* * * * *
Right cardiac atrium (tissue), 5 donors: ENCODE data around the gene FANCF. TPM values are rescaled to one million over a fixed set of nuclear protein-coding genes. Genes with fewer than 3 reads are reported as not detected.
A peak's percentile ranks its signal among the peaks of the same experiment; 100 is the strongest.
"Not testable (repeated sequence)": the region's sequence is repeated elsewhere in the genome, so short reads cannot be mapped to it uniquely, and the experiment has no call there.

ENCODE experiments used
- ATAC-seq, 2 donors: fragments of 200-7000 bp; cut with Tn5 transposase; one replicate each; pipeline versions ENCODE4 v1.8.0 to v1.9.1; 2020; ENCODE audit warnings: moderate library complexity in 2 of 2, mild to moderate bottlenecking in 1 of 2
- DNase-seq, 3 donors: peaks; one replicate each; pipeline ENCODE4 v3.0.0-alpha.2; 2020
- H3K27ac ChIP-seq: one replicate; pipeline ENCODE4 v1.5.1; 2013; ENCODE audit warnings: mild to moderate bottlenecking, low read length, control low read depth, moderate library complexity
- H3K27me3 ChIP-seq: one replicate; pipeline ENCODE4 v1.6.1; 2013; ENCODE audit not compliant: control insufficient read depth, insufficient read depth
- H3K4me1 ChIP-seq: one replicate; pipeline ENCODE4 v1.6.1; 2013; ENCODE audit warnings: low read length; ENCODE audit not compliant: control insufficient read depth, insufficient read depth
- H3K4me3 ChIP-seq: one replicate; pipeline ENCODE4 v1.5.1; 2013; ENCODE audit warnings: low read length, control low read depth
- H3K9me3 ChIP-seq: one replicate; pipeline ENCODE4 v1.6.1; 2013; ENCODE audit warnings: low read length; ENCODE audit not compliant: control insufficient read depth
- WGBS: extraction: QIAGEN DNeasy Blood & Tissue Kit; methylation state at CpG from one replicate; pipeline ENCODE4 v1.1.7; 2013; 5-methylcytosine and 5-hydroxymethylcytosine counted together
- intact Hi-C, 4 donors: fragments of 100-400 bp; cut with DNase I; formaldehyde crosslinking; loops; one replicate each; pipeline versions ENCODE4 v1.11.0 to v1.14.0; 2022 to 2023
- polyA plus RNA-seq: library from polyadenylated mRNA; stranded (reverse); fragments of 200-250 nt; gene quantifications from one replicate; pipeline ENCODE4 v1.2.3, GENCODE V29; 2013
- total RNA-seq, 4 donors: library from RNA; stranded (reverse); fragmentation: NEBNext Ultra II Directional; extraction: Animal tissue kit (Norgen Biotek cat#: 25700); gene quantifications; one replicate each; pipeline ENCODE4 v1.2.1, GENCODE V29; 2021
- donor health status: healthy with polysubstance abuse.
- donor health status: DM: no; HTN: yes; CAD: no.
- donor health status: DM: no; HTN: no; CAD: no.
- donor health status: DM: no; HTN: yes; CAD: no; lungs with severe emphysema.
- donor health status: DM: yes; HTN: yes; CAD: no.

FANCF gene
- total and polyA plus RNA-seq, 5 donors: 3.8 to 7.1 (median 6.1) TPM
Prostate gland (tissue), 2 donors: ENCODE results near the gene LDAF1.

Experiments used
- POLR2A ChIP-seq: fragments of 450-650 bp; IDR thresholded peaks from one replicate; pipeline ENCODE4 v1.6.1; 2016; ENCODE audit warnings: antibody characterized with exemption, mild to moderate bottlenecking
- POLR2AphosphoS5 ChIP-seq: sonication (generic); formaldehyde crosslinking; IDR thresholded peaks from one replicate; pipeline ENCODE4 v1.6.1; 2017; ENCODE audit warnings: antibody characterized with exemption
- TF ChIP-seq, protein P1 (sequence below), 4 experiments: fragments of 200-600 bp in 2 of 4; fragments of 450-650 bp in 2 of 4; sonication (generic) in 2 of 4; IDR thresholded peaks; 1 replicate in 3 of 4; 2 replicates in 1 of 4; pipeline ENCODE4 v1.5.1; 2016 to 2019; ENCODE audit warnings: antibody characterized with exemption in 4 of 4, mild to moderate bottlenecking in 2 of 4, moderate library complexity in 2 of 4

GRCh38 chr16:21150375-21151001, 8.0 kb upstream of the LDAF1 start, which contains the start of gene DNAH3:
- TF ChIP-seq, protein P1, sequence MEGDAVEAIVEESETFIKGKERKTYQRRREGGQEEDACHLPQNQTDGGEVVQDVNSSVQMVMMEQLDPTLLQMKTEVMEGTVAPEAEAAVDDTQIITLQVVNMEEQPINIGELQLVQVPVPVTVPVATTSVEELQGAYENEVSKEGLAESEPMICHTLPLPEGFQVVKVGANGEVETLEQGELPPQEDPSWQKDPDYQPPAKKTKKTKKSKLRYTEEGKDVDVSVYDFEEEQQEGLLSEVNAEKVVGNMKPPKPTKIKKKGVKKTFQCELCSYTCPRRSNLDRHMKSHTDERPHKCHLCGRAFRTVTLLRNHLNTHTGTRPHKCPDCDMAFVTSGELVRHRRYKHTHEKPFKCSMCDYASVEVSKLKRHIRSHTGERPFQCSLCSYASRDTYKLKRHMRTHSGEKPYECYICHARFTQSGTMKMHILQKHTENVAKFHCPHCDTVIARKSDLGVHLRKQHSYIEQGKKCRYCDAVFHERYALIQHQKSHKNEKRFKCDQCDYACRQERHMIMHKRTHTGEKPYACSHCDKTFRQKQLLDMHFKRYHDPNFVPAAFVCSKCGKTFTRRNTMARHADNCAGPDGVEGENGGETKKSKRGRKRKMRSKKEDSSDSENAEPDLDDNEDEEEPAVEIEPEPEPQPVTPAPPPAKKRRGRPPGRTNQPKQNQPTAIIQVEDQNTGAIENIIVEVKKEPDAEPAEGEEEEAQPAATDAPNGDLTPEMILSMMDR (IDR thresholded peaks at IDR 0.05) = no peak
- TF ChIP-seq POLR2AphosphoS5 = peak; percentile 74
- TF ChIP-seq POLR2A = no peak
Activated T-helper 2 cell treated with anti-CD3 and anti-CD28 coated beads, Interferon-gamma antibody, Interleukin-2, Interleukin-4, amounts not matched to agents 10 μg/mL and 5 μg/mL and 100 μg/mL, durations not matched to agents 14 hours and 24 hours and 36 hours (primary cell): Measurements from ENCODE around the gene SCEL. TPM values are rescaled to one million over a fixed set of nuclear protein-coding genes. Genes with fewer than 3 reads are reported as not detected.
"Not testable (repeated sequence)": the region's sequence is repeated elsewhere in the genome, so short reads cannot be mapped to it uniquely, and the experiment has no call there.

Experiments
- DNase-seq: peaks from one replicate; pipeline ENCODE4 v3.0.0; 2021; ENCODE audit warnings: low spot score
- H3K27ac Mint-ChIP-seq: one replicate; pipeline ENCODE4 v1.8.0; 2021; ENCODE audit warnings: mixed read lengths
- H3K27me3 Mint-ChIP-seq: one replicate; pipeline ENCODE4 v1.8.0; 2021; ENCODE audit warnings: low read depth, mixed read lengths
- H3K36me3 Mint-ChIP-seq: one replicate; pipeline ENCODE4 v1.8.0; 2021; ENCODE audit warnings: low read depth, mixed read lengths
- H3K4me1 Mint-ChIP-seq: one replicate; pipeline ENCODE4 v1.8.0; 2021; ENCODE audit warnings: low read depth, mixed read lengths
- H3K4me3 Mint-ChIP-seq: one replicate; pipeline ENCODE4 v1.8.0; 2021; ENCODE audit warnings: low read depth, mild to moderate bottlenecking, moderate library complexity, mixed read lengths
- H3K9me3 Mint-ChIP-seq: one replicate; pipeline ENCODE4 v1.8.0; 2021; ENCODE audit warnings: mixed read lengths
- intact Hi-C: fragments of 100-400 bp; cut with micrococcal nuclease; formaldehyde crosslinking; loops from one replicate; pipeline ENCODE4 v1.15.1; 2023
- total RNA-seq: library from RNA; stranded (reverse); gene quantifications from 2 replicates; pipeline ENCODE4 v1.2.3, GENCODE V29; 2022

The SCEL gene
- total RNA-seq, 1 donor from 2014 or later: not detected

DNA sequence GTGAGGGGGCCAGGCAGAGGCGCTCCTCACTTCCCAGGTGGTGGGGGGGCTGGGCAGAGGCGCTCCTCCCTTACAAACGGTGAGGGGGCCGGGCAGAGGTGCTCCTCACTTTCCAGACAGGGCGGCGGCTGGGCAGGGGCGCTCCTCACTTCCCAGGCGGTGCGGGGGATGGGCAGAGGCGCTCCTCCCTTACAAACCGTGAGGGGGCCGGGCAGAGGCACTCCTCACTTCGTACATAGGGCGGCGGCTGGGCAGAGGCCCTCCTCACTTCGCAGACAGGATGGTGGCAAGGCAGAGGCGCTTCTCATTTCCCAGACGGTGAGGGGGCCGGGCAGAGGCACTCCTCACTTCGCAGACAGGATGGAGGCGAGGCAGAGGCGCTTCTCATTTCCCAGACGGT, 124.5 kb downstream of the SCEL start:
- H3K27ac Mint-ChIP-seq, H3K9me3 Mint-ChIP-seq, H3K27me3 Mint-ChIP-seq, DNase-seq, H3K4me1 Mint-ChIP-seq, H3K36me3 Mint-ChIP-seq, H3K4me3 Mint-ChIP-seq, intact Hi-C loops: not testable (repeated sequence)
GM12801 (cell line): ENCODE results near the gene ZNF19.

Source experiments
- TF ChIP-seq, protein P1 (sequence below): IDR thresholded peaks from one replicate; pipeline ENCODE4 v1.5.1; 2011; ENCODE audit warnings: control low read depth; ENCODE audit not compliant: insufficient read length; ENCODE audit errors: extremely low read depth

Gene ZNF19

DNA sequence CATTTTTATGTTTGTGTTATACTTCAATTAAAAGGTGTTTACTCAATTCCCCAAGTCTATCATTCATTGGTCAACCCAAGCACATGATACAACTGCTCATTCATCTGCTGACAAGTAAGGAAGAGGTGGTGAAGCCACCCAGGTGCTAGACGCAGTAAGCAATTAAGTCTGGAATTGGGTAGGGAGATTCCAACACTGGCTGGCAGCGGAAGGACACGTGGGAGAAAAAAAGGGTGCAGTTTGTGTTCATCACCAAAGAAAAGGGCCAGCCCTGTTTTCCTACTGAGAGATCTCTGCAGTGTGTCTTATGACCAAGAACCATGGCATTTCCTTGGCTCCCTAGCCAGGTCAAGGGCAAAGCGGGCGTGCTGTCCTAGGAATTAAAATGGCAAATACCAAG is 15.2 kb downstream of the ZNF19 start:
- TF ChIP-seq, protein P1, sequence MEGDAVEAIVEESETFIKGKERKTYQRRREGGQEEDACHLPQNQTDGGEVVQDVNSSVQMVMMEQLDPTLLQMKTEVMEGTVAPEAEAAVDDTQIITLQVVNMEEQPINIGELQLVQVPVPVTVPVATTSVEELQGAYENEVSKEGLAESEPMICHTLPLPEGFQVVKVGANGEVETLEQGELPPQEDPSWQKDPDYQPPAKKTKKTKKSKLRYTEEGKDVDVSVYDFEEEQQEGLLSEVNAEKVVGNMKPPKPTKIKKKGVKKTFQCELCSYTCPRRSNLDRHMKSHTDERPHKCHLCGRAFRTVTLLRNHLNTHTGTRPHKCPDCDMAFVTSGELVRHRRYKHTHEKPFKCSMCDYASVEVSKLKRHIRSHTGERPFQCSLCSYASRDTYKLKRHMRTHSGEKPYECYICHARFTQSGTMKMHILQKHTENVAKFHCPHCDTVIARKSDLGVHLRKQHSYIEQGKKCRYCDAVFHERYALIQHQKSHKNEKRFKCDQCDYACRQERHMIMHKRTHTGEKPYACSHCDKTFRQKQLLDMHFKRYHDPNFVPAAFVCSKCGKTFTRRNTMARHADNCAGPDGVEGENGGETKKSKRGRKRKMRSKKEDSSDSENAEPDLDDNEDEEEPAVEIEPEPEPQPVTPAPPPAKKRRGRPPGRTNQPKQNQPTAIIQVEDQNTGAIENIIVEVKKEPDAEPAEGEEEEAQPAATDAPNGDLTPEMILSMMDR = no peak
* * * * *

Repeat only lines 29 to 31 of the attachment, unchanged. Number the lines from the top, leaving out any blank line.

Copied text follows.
- TF ChIP-seq, protein P1, sequence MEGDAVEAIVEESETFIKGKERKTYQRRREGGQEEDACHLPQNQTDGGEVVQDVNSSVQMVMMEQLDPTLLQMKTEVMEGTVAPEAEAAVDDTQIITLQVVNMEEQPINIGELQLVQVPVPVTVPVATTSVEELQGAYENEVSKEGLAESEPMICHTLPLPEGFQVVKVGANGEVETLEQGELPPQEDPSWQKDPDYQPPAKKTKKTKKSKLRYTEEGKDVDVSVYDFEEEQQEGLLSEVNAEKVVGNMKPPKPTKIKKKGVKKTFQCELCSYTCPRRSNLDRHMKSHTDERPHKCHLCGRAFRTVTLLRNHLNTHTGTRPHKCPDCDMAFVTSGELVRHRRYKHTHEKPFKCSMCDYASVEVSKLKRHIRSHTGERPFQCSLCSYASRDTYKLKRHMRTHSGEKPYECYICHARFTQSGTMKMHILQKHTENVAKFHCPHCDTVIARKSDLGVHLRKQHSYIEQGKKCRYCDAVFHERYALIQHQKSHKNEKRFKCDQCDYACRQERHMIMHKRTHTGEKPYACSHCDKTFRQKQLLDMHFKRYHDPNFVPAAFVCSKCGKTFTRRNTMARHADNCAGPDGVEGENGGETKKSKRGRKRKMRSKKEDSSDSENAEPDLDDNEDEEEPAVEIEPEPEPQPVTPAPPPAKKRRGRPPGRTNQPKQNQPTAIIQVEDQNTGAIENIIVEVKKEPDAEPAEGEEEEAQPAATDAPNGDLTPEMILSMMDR (IDR thresholded peaks at IDR 0.05) = no peak
- TF ChIP-seq POLR2AphosphoS5 = peak; percentile 74
- TF ChIP-seq POLR2A = no peak